Rhetorical analysis of Job 38

Sitting here in photo class with nothing to do (no film to develop yet), looking through my folder on the server, I found this assignment I did for Humanities last semester, a rhetorical analysis of God’s speech in Job 38 (don’t ask why). It’s a great example of how to look beyond the soul-crushing nature of these sorts of assignments and have a little fun. So as a public service, I’m sharing it here:

The purpose of God’s speech in the passage of Job 38 is to decry the arrogance and hubris of Job. God achieves this with the use of high diction and repetitive rhetoric to make clear His superiority to man in general, Job specifically. The intended effect is to instill in Job a fear of God and a feeling of inferiority towards Him.

God appears to Job out of a whirlwind, immediately creating the impression that this is not a mere man who walks the earth, but an otherworldly being capable of much more than Job. God immediately launches into a long tirade about how nobody appreciates Him, and offers up the myriad ways in which He is better than His audience. The repetitive nature of His speech (many sentences begin with similar words and virtually identical syntax) repeatedly employs the rhetorical question to reinforce the idea that God is all-knowing and all-seeing and… well… Job just isn’t. “Hast thou perceived the breadth of the earth? Declare if thou knowest it all.” Job, of course, hasn’t perceived the breadth of the earth and doesn’t knowest it all, and therefore has no choice but to remain silent. This method of speech has the effect of preventing His audience from interrupting with arguments to His rhetoric.

It must be remembered here that God has the advantage, as He already knows what Job is going to do and say in the future.

God’s attempts to make clear His vast power also reveal His vast depth of responsibility to His creation. Not only can He provideth for the raven his food; He must provideth for the raven his food, or the raven will wander for lack of meat. These indications of responsibility show that God has at least some understanding of basic cause and effect.*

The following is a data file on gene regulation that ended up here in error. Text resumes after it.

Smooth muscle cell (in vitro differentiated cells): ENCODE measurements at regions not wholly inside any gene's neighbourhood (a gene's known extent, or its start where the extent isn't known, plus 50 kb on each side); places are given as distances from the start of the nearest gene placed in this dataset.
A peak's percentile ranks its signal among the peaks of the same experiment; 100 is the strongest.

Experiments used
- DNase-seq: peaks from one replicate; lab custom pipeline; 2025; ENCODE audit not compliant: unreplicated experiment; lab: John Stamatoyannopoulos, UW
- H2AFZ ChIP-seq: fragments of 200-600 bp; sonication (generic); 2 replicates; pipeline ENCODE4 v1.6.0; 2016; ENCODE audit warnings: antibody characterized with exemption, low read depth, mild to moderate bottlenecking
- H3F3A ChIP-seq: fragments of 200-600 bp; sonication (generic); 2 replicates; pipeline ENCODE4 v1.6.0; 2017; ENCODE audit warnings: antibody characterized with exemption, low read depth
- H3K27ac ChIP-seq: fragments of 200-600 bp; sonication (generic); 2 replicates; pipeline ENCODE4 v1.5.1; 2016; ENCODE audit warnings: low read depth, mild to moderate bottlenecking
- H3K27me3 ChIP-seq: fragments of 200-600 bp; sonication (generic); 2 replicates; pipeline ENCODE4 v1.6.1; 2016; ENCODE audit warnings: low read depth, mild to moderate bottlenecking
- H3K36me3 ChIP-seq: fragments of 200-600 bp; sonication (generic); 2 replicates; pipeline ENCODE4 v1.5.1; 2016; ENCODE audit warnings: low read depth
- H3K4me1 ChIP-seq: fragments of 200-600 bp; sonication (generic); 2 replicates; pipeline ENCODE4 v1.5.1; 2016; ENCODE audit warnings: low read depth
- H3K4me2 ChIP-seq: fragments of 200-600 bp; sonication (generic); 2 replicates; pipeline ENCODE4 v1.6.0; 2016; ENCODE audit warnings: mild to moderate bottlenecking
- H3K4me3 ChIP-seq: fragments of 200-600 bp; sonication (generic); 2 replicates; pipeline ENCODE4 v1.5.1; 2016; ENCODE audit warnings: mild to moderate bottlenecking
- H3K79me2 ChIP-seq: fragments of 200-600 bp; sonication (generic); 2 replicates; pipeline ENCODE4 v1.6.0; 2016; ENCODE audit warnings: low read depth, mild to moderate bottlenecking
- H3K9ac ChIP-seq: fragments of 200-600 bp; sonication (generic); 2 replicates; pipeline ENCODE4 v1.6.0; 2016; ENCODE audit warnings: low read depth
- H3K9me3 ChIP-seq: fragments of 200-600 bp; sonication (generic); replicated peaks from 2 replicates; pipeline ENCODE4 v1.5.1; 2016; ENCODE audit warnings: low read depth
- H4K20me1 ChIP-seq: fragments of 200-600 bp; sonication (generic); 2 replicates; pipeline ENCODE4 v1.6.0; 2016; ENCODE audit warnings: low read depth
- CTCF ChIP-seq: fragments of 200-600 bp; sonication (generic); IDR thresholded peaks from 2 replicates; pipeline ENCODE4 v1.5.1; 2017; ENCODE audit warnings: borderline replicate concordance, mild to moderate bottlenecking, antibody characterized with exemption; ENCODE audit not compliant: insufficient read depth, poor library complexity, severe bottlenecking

This speech holds the audience’s attention not through humorous devices or descriptive language, but rather through forceful rhetoric. There is no metaphor, as God functions on the cosmic level and thus no metaphors are needed to highlight His power and importance. God wants to correct Job and all who question his power. As such, the most effective approach is to overwhelm. Much like the Wizard of Oz, He appears in a stunning mirage (in this case, a whirlwind). He speaks with the direct goal to instill awe, respect, and fear in His audience. At this He ultimately achieves, because He’s God. God knows all and sees all and therefore understands the most effective way to approach His audience. Whatever he does must, by definition, be effective, making this entire analysis totally superfluous.

* This is, however, debatable.

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